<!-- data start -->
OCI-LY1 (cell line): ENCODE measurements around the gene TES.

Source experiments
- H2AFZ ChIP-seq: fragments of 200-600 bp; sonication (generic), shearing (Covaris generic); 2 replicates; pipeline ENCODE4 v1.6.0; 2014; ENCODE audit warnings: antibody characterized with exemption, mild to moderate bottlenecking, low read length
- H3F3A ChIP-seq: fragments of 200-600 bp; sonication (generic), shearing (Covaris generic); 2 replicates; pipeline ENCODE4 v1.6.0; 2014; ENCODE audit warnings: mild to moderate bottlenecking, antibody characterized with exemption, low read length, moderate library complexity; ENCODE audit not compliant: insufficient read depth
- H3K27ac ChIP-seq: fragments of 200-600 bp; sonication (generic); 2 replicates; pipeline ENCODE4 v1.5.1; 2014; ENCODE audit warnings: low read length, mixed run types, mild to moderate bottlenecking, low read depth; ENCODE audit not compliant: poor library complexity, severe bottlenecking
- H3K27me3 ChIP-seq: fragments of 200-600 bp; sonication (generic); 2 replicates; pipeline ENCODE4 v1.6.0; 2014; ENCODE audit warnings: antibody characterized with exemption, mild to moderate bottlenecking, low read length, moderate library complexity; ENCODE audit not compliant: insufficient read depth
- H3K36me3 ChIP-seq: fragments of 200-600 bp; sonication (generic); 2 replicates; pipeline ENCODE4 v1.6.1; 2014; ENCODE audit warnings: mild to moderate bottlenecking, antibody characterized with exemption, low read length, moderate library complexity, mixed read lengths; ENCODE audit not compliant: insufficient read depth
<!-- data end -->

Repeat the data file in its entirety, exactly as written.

OCI-LY1 (cell line): ENCODE measurements around the gene TES.

Source experiments
- H2AFZ ChIP-seq: fragments of 200-600 bp; sonication (generic), shearing (Covaris generic); 2 replicates; pipeline ENCODE4 v1.6.0; 2014; ENCODE audit warnings: antibody characterized with exemption, mild to moderate bottlenecking, low read length
- H3F3A ChIP-seq: fragments of 200-600 bp; sonication (generic), shearing (Covaris generic); 2 replicates; pipeline ENCODE4 v1.6.0; 2014; ENCODE audit warnings: mild to moderate bottlenecking, antibody characterized with exemption, low read length, moderate library complexity; ENCODE audit not compliant: insufficient read depth
- H3K27ac ChIP-seq: fragments of 200-600 bp; sonication (generic); 2 replicates; pipeline ENCODE4 v1.5.1; 2014; ENCODE audit warnings: low read length, mixed run types, mild to moderate bottlenecking, low read depth; ENCODE audit not compliant: poor library complexity, severe bottlenecking
- H3K27me3 ChIP-seq: fragments of 200-600 bp; sonication (generic); 2 replicates; pipeline ENCODE4 v1.6.0; 2014; ENCODE audit warnings: antibody characterized with exemption, mild to moderate bottlenecking, low read length, moderate library complexity; ENCODE audit not compliant: insufficient read depth
- H3K36me3 ChIP-seq: fragments of 200-600 bp; sonication (generic); 2 replicates; pipeline ENCODE4 v1.6.1; 2014; ENCODE audit warnings: mild to moderate bottlenecking, antibody characterized with exemption, low read length, moderate library complexity, mixed read lengths; ENCODE audit not compliant: insufficient read depth